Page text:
The entourage effect refers to the potentiation or diminution of the effectiveness of cannabis when its various components act together.

For example, the effectiveness of cannabis oil oil to treat acne may not only be due to the presence of cannabinoids, but also to its synergy with limonene a terpenoid present in cannabis flowers and known for its antibacterial action. Another example is that the presence of CBD or cannabidiol in the cannabis plant reduces the side effects that can occur when THC alone is administered (8).

In the Cannabis plant, the entourage effect is due to the fact that it contains more than 500 terpenes, terpenoids and cannabinoids (9), which give rise to the possibility of many combinations capable of modulating the effect of THC. For this reason, its reproduction in the laboratory is not feasible and, consequently, the entourage effect remains a hypothesis.

The fact that the entourage effect cannot be reproduced artificially is evidence that natural products can be powerful tools that science cannot accurately measure.

THC Uses: Therapeutic Potential of Marijuana

In the past, even before the isolation of THC, marijuana plants had more balanced concentrations of phytocannabinoids and, perhaps because of this, had better therapeutic effects. While now with such potent plants, marijuana has been scientifically linked to negative effects, all is not lost. Medical cannabis is still a concept that remains valid, as there are some effects that continue to benefit users.

THC in the brain can function as an anti-inflammatory agent (13, 14), generate mild bronchodilator activity (15, 16) and be used as an analgesic (16, 17). However, their use should be subject to a strict risk-benefit assessment, ideally under the supervision of a health professional.

Long-term regular use of high-THC marijuana can produce irreversible damage as a result of the effect of THC on the brain.

THC as a treatment

What diseases is marijuana used for?

Although THC is a risk agent for neuronal function, its use is encouraged to alleviate complex conditions for which there are no effective treatments.

Some of these conditions are multiple sclerosis, neuropathic pain and fibromyalgia. Likewise, cannabis can be a palliative treatment to alleviate the effects of chemotherapy, Cannabis can also be a palliative treatment to alleviate the effects of chemotherapy in cancer patients (18). in cancer patients (18).

The use of cannabis for other diseases, or for recreational purposes, is recommended to be carried out with strains containing low concentrations of THC.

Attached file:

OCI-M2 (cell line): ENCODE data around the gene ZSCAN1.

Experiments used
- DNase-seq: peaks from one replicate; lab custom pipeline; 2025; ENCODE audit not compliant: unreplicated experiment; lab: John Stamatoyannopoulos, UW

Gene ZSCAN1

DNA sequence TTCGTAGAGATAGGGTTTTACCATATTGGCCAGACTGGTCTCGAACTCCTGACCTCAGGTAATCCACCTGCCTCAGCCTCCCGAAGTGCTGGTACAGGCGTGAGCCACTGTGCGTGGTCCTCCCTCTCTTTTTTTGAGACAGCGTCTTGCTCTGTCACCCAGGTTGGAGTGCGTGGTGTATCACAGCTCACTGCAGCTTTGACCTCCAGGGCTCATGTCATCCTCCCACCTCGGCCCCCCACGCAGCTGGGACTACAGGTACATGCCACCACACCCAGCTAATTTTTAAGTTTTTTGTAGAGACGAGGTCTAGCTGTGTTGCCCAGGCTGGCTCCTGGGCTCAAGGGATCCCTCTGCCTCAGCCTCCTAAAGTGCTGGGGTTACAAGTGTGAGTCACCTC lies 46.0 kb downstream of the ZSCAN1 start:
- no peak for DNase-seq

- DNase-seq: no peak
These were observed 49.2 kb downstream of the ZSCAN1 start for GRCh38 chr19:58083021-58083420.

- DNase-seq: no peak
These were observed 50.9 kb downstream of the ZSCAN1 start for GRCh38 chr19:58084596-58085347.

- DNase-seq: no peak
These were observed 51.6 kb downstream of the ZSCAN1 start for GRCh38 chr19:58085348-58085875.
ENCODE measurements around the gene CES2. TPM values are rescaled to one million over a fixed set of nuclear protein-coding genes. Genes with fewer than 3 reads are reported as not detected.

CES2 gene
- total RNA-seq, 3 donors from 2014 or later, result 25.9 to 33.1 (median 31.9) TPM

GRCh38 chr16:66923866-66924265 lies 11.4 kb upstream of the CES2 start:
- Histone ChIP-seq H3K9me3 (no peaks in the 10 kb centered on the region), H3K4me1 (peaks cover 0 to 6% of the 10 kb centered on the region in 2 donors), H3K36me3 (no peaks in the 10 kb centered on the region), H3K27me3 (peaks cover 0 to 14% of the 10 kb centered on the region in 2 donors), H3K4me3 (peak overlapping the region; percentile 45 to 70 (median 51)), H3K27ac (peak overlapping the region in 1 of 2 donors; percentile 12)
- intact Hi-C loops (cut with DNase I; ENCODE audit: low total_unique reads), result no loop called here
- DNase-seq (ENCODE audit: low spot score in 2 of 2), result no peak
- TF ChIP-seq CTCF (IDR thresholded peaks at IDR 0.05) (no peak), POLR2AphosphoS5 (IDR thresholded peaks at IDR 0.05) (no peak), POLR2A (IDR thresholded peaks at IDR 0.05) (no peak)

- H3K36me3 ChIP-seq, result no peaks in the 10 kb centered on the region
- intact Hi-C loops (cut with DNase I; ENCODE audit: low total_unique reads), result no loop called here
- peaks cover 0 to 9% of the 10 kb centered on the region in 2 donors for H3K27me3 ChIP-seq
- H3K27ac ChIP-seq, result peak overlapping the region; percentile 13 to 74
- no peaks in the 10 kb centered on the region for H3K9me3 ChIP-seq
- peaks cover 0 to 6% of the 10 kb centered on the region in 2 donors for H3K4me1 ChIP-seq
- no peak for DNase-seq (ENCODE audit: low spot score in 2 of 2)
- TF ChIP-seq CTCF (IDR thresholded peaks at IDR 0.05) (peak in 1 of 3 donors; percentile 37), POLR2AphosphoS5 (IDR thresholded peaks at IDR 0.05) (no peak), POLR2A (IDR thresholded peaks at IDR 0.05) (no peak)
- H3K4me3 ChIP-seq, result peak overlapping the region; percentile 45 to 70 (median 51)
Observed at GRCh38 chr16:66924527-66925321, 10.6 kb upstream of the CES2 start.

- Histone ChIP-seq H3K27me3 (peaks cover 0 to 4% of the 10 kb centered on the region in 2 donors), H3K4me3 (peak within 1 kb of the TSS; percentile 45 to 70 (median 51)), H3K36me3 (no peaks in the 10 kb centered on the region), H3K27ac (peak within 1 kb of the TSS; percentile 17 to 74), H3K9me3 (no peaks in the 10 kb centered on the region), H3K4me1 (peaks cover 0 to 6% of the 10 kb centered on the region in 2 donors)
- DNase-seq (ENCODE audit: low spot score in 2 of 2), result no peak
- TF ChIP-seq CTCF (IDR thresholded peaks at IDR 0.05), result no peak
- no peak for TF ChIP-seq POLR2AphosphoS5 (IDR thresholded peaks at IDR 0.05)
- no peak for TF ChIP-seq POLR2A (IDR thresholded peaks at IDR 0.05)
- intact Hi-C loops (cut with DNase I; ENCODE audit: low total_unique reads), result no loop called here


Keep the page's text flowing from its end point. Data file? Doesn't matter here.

Cannabis plants predominantly rich in CBD, with very low THC levels, such as hemp, avoid the unwanted psychoactive effects that marijuana can produce.

Approved medicinal uses for THC

  • Chronic pain (19, 20)
  • Multiple sclerosis (21)
  • Pain, nausea and vomiting due to chemotherapy (22, 23).
  • Fibromyalgia treatment (24)
  • Rescue analgesia after surgery (25). Needs close monitoring by a health professional.
  • Improved appetite (26)

What are the long-term effects of THC?

What happens when marijuana is consumed regularly is not exactly what you would want for your brain. While in the short term cannabis can generate pleasant and pleasurable sensations, there are also mental health risks due to chronic THC use. Keep in mind that the beneficial and risky effects of marijuana on the brain vary from person to person. It can certainly prove to be a supportive tool for people with cancer, multiple sclerosis, fibromyalgia or chronic pain; but in the end it is up to the physician to decide if it can help any disease.

Much remains to be discovered about THC and cannabis

The composition of cannabis flowers is complex and difficult to fully characterize. All cannabis plants, regardless of whether they are of the same strain or chemotype, will have some degree of disparity between them, as the formation of terpenes, terpenoids and cannabinoids will depend on soil quality, environmental growing conditions and the particular phenotype.

The cannabis plant began to be studied in greater detail after the isolation of THC, but its intricate composition offers a wide range of possibilities that continue to be the subject of research today.

* This post is in memory of the father of cannabinoid science, Professor Raphael Mechoulam who passed away last March 10, 2023.

Referencias
  1. Cohen, K., Weizman, A., & Weinstein, A. (2019). Positive and Negative Effects of Cannabis and Cannabinoids on Health. Clinical pharmacology and therapeutics, 105(5), 1139-1147. https://doi.org/10.1002/cpt.1381
  2. Russo E. B. (2007). History of cannabis and its preparations in saga, science, and sobriquet. Chemistry & biodiversity, 4(8), 1614-1648. https://doi.org/10.1002/cbdv.200790144